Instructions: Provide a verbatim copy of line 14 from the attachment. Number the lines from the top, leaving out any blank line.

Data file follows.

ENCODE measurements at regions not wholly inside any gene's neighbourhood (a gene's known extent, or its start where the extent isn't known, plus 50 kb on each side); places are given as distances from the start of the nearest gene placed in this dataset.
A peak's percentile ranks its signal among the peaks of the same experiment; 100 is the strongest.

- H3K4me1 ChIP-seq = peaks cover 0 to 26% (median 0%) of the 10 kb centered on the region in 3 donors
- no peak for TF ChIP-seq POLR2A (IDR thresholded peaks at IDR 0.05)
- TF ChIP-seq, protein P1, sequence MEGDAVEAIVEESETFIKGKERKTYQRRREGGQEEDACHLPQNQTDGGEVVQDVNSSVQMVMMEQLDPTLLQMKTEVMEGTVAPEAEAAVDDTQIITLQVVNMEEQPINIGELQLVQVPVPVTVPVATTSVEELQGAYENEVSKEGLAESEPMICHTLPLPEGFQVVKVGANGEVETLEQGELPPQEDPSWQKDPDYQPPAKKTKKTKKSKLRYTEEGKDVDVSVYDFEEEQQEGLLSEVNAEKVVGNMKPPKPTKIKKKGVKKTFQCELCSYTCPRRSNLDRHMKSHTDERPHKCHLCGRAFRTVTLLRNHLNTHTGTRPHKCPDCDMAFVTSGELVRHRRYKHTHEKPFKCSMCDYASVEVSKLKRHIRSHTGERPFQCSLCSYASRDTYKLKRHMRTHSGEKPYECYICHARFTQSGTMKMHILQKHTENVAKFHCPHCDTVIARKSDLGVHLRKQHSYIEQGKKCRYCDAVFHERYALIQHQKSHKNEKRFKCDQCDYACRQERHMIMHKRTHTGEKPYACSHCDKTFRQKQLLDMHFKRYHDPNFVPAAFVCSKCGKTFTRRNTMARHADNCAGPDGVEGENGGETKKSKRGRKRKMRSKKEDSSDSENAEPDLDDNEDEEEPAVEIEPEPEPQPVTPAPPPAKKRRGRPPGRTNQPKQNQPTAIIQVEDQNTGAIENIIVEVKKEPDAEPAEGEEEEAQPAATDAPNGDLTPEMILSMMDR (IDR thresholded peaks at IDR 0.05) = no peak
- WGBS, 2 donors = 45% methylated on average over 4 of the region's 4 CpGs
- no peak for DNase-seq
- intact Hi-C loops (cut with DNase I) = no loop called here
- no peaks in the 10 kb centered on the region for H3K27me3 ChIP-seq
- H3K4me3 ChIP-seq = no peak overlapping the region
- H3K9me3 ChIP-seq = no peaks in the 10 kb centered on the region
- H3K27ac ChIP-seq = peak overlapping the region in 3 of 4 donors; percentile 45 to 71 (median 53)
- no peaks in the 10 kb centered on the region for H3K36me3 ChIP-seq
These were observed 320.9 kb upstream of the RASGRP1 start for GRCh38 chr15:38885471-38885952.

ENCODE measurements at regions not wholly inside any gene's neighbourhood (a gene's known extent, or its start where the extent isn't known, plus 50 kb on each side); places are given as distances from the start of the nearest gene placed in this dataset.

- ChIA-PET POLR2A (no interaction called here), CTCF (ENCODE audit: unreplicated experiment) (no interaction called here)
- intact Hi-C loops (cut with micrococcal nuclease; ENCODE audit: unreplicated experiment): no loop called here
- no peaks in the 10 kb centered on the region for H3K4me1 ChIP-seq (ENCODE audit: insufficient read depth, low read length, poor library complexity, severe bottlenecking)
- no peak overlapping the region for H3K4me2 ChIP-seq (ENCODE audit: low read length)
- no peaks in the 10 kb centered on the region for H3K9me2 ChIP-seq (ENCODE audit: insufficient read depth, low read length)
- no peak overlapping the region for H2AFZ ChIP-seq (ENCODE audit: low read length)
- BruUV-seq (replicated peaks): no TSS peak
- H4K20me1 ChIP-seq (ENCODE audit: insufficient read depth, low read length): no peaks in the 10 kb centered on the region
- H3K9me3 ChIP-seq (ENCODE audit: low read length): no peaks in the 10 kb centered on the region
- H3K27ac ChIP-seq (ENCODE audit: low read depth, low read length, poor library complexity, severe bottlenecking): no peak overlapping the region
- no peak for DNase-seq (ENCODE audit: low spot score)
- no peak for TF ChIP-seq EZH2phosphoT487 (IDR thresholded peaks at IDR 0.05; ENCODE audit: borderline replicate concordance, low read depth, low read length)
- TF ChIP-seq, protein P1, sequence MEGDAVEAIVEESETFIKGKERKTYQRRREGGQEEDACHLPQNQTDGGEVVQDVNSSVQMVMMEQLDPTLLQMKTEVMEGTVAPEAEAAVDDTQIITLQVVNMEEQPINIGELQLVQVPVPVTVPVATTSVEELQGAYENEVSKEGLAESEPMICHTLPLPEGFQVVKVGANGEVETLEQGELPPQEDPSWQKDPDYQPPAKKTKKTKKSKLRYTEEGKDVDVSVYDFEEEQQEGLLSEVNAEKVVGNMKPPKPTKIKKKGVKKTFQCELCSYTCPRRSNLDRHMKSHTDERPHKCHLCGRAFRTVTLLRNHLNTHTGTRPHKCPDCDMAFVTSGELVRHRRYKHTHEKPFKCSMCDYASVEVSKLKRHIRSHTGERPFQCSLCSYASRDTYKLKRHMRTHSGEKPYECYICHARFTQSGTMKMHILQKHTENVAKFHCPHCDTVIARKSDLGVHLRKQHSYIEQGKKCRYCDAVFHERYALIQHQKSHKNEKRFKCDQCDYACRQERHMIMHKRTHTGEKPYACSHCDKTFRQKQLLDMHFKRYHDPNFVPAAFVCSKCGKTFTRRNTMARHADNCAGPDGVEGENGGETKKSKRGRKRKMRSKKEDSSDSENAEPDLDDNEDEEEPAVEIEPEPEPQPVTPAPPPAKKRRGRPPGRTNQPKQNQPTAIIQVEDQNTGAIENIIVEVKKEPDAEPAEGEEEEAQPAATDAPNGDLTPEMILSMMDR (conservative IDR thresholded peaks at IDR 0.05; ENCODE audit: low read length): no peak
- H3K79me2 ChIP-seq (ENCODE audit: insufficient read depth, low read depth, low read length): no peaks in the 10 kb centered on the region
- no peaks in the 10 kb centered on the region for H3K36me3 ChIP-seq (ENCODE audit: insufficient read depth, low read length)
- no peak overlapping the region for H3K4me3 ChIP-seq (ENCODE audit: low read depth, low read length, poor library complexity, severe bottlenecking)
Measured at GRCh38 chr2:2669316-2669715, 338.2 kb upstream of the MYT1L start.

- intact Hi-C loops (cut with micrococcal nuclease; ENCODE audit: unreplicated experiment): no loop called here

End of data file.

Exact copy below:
These were observed 320.9 kb upstream of the RASGRP1 start for GRCh38 chr15:38885471-38885952.